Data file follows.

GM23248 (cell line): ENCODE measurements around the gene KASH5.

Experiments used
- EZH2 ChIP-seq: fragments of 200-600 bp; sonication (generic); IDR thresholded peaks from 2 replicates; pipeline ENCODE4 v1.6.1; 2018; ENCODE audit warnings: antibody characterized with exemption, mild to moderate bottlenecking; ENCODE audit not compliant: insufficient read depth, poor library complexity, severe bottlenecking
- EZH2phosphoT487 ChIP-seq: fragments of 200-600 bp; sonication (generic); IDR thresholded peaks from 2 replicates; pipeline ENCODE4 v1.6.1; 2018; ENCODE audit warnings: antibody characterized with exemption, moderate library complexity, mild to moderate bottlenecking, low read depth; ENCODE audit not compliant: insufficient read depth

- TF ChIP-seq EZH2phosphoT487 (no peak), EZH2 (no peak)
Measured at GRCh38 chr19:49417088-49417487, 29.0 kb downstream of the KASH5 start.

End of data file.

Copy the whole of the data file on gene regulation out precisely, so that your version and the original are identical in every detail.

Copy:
GM23248 (cell line): ENCODE measurements around the gene KASH5.

Experiments used
- EZH2 ChIP-seq: fragments of 200-600 bp; sonication (generic); IDR thresholded peaks from 2 replicates; pipeline ENCODE4 v1.6.1; 2018; ENCODE audit warnings: antibody characterized with exemption, mild to moderate bottlenecking; ENCODE audit not compliant: insufficient read depth, poor library complexity, severe bottlenecking
- EZH2phosphoT487 ChIP-seq: fragments of 200-600 bp; sonication (generic); IDR thresholded peaks from 2 replicates; pipeline ENCODE4 v1.6.1; 2018; ENCODE audit warnings: antibody characterized with exemption, moderate library complexity, mild to moderate bottlenecking, low read depth; ENCODE audit not compliant: insufficient read depth

- TF ChIP-seq EZH2phosphoT487 (no peak), EZH2 (no peak)
Measured at GRCh38 chr19:49417088-49417487, 29.0 kb downstream of the KASH5 start.